Amanita muscaria

Amanita muscaria

The malefic ovolo (Amanita muscaria Linnè, 1783) is a symbiotic mushroom, poisonous and among the most conspicuous ever.

Systematics –
From the systematic point of view the malefic ovulus belongs to the Eukaryota Domain, Kingdom Fungi, Basidiomycota Division, Class Agaricomycetes, Order Agaricales, Family Amanitaceae and therefore to the Genus Amanita and to the A. Muscaria species.

Etymology –
The term Amanita derives from the name of Mount Amanos of Asian Turkey or from the Greek ἀμᾱνῖται amanítai, a name given by the ancient Greeks to mushrooms in general; the specific epithet derives from the practice adopted in Northern Europe where pieces of the mushroom were placed in water or milk to attract flies that remained stunned.

Geographic Distribution and Habitat –
The Amanita muscaria is a widespread fungus throughout the national territory where it can be found in summer and autumn (from May to November), under coniferous and broad-leaved trees, especially in mountain forests (broad-leaved and coniferous) and also in Mediterranean habitats especially in acid soils under the Eucalyptus.

Description –
The Amanita muscaria hat has a width of 7-25 (30) cm, which when young is globular, then hemispheric and then expands, becoming convex until depressed in the center, with an orange-red to a dark red color, viscous with wet weather, covered with white warts that tend to disappear over time. The spaced lamellae are whitish or yellowish in color, lower towards the stem, with the presence of lamellulae. The stem is 10-25 × 1-3 cm, white, rectilinear, slender, slightly enlarged at the base in a bulb. The volva is white, friable, soon dissociated in pearls, warts, pustules. The meat is compact in the hat, more fibrous in the stem, white with some yellowish tinge under the pileo, without particular smells and with a sweetish taste, pleasant and very soft. It is poisonous; in fact it causes panterinic syndrome, a short incubation (two, three hours after an ingestion).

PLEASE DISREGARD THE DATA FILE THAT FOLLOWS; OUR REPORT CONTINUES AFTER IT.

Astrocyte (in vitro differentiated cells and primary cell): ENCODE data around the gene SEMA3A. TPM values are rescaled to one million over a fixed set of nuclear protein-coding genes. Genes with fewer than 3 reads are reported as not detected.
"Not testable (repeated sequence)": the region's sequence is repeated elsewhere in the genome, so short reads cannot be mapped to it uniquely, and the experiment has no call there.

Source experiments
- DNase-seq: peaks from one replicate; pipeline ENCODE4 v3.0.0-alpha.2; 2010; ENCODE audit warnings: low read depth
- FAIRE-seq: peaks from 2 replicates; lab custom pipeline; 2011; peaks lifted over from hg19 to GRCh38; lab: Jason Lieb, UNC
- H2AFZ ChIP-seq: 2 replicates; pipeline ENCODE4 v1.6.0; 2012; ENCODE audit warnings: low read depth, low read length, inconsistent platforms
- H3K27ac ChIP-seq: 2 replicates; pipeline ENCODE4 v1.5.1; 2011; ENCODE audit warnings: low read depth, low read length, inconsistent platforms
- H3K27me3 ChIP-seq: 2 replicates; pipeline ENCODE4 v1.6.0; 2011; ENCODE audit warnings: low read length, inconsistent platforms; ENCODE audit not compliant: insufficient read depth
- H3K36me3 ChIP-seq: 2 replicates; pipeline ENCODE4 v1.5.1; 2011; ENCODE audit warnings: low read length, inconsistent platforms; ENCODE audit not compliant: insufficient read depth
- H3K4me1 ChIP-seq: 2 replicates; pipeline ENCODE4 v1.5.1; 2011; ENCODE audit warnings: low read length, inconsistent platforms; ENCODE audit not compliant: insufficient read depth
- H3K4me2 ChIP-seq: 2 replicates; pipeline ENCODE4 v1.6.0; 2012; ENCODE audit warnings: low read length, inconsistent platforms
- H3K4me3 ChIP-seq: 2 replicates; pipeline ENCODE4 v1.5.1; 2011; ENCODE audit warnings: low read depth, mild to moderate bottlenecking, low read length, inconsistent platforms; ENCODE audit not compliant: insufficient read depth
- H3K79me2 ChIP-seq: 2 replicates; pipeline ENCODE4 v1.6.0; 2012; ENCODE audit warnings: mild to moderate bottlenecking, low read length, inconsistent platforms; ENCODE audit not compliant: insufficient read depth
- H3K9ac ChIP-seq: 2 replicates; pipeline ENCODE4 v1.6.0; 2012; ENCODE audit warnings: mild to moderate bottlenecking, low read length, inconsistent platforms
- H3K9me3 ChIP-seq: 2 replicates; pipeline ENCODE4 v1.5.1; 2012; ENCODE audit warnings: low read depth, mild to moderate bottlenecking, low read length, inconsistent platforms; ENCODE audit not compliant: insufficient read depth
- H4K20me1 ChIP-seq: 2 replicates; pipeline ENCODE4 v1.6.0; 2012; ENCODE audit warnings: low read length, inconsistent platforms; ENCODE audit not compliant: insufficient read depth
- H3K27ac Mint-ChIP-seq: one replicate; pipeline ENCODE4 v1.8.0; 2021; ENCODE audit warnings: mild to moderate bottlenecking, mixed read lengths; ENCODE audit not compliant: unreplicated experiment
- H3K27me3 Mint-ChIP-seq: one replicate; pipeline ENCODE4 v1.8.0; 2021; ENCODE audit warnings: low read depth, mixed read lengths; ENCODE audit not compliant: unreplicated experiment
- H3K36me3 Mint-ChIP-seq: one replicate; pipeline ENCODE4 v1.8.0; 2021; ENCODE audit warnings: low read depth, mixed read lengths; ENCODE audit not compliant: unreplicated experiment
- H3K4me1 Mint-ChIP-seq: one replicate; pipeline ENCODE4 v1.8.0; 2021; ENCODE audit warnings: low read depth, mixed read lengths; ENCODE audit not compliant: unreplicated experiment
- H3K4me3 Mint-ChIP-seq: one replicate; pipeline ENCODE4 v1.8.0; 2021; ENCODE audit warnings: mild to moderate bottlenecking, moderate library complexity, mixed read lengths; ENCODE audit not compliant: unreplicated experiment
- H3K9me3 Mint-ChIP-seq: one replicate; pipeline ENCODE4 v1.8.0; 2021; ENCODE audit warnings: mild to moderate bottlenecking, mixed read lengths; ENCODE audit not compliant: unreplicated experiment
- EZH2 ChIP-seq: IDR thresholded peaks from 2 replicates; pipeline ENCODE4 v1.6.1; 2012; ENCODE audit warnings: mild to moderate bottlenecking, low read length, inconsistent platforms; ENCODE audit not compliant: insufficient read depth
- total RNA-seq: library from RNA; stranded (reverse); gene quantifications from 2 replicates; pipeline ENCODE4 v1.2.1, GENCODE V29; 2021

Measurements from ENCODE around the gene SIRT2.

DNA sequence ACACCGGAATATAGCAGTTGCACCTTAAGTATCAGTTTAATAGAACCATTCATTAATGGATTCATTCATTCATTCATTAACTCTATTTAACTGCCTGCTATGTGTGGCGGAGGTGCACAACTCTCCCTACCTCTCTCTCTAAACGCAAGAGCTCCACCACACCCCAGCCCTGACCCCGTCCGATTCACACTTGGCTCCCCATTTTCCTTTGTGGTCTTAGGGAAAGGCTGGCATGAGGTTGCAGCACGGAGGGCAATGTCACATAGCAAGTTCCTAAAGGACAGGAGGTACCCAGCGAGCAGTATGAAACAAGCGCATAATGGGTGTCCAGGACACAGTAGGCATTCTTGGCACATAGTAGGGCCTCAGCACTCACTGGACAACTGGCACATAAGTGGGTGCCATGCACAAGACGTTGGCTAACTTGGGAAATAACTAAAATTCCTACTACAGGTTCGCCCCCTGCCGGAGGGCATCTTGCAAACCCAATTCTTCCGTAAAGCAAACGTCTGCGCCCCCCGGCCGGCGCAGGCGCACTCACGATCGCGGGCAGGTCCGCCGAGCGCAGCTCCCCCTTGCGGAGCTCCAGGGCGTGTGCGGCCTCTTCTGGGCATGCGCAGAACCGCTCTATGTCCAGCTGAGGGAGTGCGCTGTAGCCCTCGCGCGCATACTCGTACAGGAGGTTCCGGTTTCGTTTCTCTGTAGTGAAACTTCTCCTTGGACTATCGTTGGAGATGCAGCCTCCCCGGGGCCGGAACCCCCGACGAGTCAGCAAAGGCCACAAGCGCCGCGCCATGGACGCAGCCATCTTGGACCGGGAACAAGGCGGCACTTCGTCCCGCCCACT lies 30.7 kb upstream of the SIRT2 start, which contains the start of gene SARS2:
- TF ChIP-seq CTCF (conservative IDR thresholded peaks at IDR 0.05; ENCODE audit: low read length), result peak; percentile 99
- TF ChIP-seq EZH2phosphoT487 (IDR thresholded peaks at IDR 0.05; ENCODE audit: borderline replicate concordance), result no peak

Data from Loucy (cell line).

Cultivation –
Mushroom not grown both for its symbiont feature and its poisonousness.

Uses and Traditions –
Historical testimonies also very ancient (such as the cave paintings in the Sahara desert dating back to the Paleolithic (9000-7000 BC)) confirm that the psychotropic properties of Amanita muscaria were known from ancient times and that this fungus was used for religious rites throughout the world. In Siberia only in recent times has its use been replaced by that of vodka. In some European countries the fungus is used as a stimulant due to its neurotropic effect, while in others, such as Japan, it is consumed after prolonged boiling, or after brine and prolonged washing. In some peoples of Northern Europe and South America, it is still used as a psychedelic.

Preparation Mode –
The Amanita muscaria is a poisonous mushroom; causes panterinic syndrome, a short incubation (two, three hours after an ingestion) and is also responsible for gastrointestinal syndrome and muscarinic syndrome. This mushroom, however, especially in the past, even in various parts of Italy, was eaten after elimination of the toxic and psychoactive active ingredient of the fungus, through different procedures for the elimination of some parts and processing (brines, cooking, preservation, etc.) .

Guido Bissanti

– Wikipedia, the free encyclopedia.
– Cetto B., 2008. I funghi dal vero, Saturnia, Trento.
– Pignatti S., 1982. Flora of Italy, Edagricole, Bologna.
– Conti F., Abbate G., Alessandrini A., Blasi C. (edited by), 2005. An annotated checklist of the Italian vascular flora, Palombi Editore.

Warning: Pharmaceutical applications and alimurgical uses are indicated for informational purposes only and do not in any way represent a medical prescription; there is therefore no liability for their use for curative, aesthetic or food purposes.

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